'These observations from the court cases referred to above apply to section 397 also which is almost in the same words as section 210 of the English Act, and the question in each case in whether the conduct of the affairs of a company by the majority shareholders was oppressive to the minority shareholders and that depends upon the facts proved in a particular case. As has already been indicated, it is not enough to show that there is just and equitable cause for winding up the company, though that must be shown as preliminary to the application of s. 397. It must further be shown that the conduct of the majority shareholders was oppressive to the minority as members and this requires that events have to be considered not in isolation but as a part of a consecutive story. There must be continuous acts on the part of the majority shareholders, continuing up to the date of petition, showing that the affairs of the company were being conducted in a manner oppressive to some part of the members. The conduct must be burdensome, harsh and wrongful and mere lack of confidence between the majority shareholders and the minority shareholders would not be enough unless the lack of confidence springs from oppression of a minority by a majority in the management of the company's affairs, and such oppression must involve at least an element of lack of probity or fair dealing to a member in the matter of his proprietary rights as a shareholder.'

12. In a later portion of the judgment the Supreme Court further observed, while referring to s. 398, as follows (pp. 375, 376) :

'This section only comes into play, as the marginal note shows, when there is actual mismanagement or apprehension of mismanagement of the affairs of the company. It may be contrasted with section 397 which deals with oppression to the minority shareholders, whether there is prejudice to the company or not.'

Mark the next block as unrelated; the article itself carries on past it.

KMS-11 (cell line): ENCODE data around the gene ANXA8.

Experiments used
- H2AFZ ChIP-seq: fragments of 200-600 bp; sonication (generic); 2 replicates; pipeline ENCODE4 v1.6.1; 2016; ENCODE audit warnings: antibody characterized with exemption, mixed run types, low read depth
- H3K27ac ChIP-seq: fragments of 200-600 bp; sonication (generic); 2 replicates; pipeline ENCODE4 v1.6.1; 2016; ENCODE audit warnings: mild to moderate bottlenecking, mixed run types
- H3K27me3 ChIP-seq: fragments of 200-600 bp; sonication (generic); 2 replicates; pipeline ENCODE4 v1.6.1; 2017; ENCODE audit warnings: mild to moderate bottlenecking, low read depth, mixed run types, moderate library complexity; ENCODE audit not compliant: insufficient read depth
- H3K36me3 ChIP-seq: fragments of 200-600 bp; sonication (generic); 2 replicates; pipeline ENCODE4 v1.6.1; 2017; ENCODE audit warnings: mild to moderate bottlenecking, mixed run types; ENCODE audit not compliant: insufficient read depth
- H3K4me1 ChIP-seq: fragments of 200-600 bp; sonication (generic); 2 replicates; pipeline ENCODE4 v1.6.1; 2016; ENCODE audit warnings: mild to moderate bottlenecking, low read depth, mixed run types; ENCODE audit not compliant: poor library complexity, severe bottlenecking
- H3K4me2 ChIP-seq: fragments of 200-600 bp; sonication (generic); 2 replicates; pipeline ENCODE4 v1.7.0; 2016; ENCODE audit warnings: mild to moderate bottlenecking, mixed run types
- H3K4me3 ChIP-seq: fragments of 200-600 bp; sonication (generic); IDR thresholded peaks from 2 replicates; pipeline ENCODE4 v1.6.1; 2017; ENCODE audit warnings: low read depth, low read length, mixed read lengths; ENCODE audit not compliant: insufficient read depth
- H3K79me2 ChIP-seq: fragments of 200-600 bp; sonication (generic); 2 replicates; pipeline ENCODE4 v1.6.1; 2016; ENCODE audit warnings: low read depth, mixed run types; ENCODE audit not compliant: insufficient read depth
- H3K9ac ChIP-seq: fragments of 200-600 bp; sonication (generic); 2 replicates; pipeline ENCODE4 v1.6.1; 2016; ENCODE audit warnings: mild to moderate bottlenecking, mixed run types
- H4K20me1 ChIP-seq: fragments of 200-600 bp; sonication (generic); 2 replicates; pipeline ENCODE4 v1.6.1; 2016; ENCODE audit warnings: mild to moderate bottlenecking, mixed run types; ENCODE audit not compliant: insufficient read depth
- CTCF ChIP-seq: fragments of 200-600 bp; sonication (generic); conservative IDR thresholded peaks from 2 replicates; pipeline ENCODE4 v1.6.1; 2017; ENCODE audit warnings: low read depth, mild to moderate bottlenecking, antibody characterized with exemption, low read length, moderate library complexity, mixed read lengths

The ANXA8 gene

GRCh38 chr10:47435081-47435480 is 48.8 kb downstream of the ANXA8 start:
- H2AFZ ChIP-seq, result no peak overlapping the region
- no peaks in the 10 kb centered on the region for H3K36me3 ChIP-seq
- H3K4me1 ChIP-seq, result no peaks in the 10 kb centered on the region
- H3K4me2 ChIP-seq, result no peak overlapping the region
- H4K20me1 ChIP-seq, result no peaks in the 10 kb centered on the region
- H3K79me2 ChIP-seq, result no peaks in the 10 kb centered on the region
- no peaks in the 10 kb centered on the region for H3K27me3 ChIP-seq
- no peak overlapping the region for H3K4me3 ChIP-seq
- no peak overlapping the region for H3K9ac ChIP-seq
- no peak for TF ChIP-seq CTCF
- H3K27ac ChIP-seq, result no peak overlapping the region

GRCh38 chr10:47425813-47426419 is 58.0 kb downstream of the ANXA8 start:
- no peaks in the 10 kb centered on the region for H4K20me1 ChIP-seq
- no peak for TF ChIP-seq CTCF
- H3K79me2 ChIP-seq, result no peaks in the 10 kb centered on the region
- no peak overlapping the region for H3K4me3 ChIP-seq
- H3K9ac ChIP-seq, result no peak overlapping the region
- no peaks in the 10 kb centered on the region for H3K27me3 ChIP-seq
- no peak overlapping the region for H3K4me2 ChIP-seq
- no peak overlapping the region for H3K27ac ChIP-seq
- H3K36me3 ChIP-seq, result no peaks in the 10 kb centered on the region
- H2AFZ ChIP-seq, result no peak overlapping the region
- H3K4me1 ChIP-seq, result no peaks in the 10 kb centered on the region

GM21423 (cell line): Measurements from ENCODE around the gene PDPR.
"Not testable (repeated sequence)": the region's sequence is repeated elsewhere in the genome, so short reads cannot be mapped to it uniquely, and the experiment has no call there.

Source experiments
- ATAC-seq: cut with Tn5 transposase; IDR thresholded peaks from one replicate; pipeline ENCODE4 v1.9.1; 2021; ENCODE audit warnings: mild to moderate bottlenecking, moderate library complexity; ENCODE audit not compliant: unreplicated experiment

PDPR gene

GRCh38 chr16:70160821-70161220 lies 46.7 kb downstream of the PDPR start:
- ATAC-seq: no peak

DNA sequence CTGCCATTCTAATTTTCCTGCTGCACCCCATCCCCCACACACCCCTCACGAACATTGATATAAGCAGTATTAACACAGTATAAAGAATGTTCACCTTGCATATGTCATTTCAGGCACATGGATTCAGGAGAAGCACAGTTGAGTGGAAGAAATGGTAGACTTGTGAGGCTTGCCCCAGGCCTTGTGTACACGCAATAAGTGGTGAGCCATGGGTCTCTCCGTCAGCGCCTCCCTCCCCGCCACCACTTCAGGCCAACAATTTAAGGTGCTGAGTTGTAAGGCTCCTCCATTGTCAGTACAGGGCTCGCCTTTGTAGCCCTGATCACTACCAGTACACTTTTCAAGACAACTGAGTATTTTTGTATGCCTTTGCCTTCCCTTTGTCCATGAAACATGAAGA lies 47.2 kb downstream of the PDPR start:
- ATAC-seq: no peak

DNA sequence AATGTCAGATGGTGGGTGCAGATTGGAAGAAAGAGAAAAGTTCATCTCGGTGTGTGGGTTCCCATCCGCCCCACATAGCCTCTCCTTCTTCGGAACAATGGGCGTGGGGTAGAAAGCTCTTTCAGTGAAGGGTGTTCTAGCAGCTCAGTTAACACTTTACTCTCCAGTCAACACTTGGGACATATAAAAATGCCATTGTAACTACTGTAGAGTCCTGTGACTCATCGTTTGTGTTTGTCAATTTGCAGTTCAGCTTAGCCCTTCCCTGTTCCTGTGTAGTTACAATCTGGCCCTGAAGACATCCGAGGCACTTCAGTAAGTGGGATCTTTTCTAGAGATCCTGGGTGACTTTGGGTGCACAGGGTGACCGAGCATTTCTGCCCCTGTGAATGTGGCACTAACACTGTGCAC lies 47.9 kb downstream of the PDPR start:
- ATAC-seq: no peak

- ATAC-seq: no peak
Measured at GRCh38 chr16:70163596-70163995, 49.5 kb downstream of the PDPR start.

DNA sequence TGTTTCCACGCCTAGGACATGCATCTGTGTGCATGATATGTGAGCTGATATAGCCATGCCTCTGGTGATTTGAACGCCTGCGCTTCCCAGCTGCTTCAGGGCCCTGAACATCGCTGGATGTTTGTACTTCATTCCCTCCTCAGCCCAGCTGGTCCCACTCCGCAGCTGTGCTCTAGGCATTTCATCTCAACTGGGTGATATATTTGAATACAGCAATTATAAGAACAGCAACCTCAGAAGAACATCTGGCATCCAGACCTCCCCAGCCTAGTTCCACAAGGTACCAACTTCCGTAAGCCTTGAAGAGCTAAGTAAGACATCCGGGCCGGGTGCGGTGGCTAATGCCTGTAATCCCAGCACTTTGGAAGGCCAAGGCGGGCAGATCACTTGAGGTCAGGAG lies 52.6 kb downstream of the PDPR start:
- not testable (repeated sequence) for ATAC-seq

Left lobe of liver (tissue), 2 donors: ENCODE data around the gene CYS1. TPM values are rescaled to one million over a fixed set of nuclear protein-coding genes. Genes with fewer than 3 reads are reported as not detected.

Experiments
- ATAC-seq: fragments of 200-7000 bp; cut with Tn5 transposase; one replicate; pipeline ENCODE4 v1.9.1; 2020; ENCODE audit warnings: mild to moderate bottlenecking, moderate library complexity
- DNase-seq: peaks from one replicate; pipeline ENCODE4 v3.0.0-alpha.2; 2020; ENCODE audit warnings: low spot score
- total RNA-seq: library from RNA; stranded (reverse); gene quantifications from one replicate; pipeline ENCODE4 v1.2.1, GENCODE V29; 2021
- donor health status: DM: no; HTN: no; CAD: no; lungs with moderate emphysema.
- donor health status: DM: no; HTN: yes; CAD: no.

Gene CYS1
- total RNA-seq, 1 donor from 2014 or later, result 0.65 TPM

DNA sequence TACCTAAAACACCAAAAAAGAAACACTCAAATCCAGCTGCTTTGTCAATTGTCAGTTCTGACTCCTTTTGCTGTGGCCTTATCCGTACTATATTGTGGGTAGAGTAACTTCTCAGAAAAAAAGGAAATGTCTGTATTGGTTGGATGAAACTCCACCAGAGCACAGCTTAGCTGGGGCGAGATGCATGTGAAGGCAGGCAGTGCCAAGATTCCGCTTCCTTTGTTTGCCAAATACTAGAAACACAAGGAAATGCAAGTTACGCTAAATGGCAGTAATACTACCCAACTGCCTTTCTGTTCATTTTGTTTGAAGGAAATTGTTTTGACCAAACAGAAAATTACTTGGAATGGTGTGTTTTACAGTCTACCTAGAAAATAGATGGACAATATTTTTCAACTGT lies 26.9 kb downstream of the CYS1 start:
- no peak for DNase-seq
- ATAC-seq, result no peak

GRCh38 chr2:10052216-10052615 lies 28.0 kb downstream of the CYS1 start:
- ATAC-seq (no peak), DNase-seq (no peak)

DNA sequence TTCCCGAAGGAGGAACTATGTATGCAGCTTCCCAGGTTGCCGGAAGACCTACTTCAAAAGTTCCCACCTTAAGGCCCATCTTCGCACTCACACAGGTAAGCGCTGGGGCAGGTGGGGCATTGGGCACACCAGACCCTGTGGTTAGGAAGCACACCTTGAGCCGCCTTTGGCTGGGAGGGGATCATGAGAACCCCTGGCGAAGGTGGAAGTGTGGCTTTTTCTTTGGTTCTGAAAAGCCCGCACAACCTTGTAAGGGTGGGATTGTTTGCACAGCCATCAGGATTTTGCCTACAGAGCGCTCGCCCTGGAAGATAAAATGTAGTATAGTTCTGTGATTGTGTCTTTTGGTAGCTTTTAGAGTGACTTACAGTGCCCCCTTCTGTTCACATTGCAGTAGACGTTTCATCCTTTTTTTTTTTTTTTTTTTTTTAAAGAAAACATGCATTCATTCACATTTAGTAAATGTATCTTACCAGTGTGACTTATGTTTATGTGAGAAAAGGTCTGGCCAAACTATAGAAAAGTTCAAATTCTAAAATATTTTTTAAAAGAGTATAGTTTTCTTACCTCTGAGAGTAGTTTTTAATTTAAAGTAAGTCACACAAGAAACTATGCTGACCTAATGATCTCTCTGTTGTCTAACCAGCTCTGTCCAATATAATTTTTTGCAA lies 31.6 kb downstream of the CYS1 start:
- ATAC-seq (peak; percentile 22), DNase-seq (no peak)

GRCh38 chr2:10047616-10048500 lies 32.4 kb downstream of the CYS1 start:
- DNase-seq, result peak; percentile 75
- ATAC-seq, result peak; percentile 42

13. From a reading of the aforesaid passages it is clear that s. 397 would be applicable only in the case of oppression by the majority shareholders of the minority shareholders. Section 397 does not come into play in the case of wrongful acts being done by the management. That may be a ground for winding up. One of the pre-requisites of the applicability of s. 397 is that the complaint of oppression has to be by the minority shareholders. In the present case, it is an admitted fact that the shareholding amongst the two groups is equal. The shareholding being equal, no group can be said to be either belonging to the majority or the minority group of shareholders. The allegations referred to above, if true, may be a ground for the winding up of the company but are not relevant for the purpose of invoking the provisions of s. 397 because the petitioner and members of his group are not minority shareholders.

14. Even if it be assumed that the aforesaid instances are correct, to my mind, they would not form acts of oppression or show lack of probity, which can entitle the granting of relief under s. 397 of the Companies Act. It has been held in Hungerford Investment Trust Ltd. v. Turner Morrison & Co. Ltd., 2nd [1972] Cal 1 that if an action of the directors is illegal or invalid then the company or the shareholders may take appropriate action in a court of law by challenging the validity of such an action but a petition under s. 397 or 398 of the Act is not appropriate remedy for the purpose. In this very case, it has been observed that negligence and inefficiency do not amount to mismanagement or oppression under ss. 397 and 398 of the Companies Act. Reliance, in this connection, was placed on the case of Sheth Mohanlal Ganpatram v. Shri Sayaji Jubilee Cotton and Jute Mills Co Ltd. [1964] 34 Comp Cas 777. In that case, P. N. Bhagwati J. (as his Lordship then was), while dealing with the applicability of ss. 397 and 398, observed at page 813 as follows :

'... the power of the court under both the sections is confined only to making an order for the purpose of putting an end to oppressive or prejudicial conduct and the court cannot make an order setting aside or interfering with past and concluded transactions which are not longer continuing wrongs or giving compensation to the company or the aggrieved shareholders in respect of such transactions.